History of Paper Dolls and Popular Culture
While everybody wears clothing, not everyone wears fashion. In choosing to wear fashion—rather than just clothing—the wearer makes a statement about herself and her sense of identity. Individuals use fashion to place themselves in (or out) of groups, demonstrate their places in society, and communicate not only who they are but also who they aspire to be. But a collection of individuals makes up a society. While fashion choices are ultimately individual, fashion trends reflect society’s culture, norms, expectations, and values.
Paper dolls as artifacts illustrate the social expectations for women at particular moments in time. As products of both popular culture and mass marketing, paper dolls are intentionally designed to reflect that society’s idealized version of womanhood. The dolls’ little paper wardrobes communicate a wealth of information about the ideal woman of the past.
Pretty Paper Playthings
Paper dolls were popular playthings from the mid-19th century to the mid-20th century. Technological advances in the 19th century dropped the cost of printing and made reproducing pictures much easier, leading to an explosion of illustrated, paper ephemera including prints, books, magazines, and cards. The first American paper doll commercially produced as a children’s toy was Boston-based J. Belcher’s “The History and Adventures of Little Henry” in 1812. The dolls accompanied a children’s book and were designed to act out various scenes as the narratives unfolded. Paper dolls only grew in popularity over the century. Newspapers and magazines published paper dolls both as playthings and as vehicles to illustrate current fashions for girls and women.
Children learn through play, using toys to try out different roles. For little girls, the appeal of paper dolls lay in their extensive wardrobes and the many different scenarios a doll could play out. The dolls and their wardrobes depicted the ideal aspirational lifestyle for their time. Dolls of older teenagers or young adult women encouraged girls to project themselves into that next phase of life. As with most playthings, paper dolls encouraged girls in fantasy role play, but the roles were defined by the dolls’ clothing and accessories.
Paper dolls from different decades send a message about the role of women at the time and what society valued. Twentieth-century paper dolls’ wardrobes expanded the various potential roles for girls, from college student to movie star to World War II WAC. In this, they reflected an expanded horizon of women’s opportunities that aligned with what women were doing in real life.
Career-oriented dolls—unless that career was “movie star”—continued to be outnumbered by dolls depicting ladies of leisure. The doll below, published circa 1942, has a wide wardrobe wholly oriented towards leisure activities with outfits for day, evening, and recreation. She reflects the aspirational ideal of a 1940’s woman’s lifestyle, even if it was not most women’s lived reality.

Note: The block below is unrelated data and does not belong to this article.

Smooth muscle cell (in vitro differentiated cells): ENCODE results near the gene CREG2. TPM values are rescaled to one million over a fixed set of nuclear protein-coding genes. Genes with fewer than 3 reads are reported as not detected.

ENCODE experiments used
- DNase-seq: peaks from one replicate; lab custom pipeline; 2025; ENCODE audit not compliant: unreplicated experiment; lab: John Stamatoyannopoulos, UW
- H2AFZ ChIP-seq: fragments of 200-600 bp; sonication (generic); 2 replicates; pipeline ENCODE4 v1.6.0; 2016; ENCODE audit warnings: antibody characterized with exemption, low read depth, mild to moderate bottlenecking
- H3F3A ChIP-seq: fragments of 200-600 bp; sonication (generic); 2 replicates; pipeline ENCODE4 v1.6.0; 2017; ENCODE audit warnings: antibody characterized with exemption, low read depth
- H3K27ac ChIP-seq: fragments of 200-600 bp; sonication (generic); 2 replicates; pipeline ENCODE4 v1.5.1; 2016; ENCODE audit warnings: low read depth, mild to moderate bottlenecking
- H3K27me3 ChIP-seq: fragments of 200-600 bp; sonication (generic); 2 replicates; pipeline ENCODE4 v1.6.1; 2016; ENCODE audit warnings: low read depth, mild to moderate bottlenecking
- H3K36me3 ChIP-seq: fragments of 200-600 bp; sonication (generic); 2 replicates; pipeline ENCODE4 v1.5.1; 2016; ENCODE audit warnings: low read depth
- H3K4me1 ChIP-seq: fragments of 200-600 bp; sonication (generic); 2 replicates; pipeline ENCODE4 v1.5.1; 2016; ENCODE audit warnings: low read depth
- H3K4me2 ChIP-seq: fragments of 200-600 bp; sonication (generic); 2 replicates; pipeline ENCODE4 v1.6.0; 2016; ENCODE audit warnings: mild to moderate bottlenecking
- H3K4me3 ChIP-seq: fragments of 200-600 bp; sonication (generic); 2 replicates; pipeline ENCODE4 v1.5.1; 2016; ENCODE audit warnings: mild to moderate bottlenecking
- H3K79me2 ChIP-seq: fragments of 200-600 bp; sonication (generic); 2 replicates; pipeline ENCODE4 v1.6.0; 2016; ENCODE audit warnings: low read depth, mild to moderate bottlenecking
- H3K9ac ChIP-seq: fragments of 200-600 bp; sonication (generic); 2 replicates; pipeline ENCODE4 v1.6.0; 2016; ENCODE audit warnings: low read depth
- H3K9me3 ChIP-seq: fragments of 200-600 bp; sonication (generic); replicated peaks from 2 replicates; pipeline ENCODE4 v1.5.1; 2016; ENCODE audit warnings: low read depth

This trend in paper doll wardrobes continued until the late 1970s, after the women’s rights movement, when sets began to mix professional options among the leisure clothes, mirroring women’s increased entry into professional employment. Lydia, published in 1977, owns career wear as well as play clothes.
Here Comes the Bride(s)
An enduring archetype was the bride paper doll. Publishers regularly released bridal party paper doll sets decade by decade, positioning marriage as an important adult milestone and a goal in and of itself. So important was the role of “bride” that some sets neglected to include grooms. Bridal paper doll outfits codified wedding pageantry, using fashion to engage girls in the fantasy while enabling them to playact the cultural role of “bride”. These two paper dolls sets, published 30 years apart in 1949 and 1978, show that the fashion elements of a dream wedding remained remarkably consistent over time.
The Rise and Fall of Paper Dolls
Advances in color lithography in the last quarter of the 19th century resulted in hundreds of sets of dolls with colorfully printed wardrobes. These sets remain popular today among collectors both for their beautiful designs and the nostalgia. Paper dolls declined in popularity in the 1960s and 70s, and some blame Mattel’s Barbie. With her fashionable wardrobe, Barbie fulfilled much of the same fantasy play role as paper dolls. Paper dolls’ heyday endured over one hundred years. Today, those dolls and their fashionable paper wardrobes, reflecting the attitudes and assumptions about women’s social roles, tell us a lot in the present about how the popular culture of fashion defined women.
Nichols, Carol. Paper Dolls of the 1960s, 1970s and 1980s: Identification & Value Guide. Paducah, KY: Collector Books, 2005.
Young, Mary. A Collector’s Guide to Magazine Paper Dolls. Paducah, KY: Collector Books, 1990.
Young, Mary. Tomart’s Price Guide to Saalfield and Merrill Paper Dolls. Dayton, OH: Tomart Publications, 2000.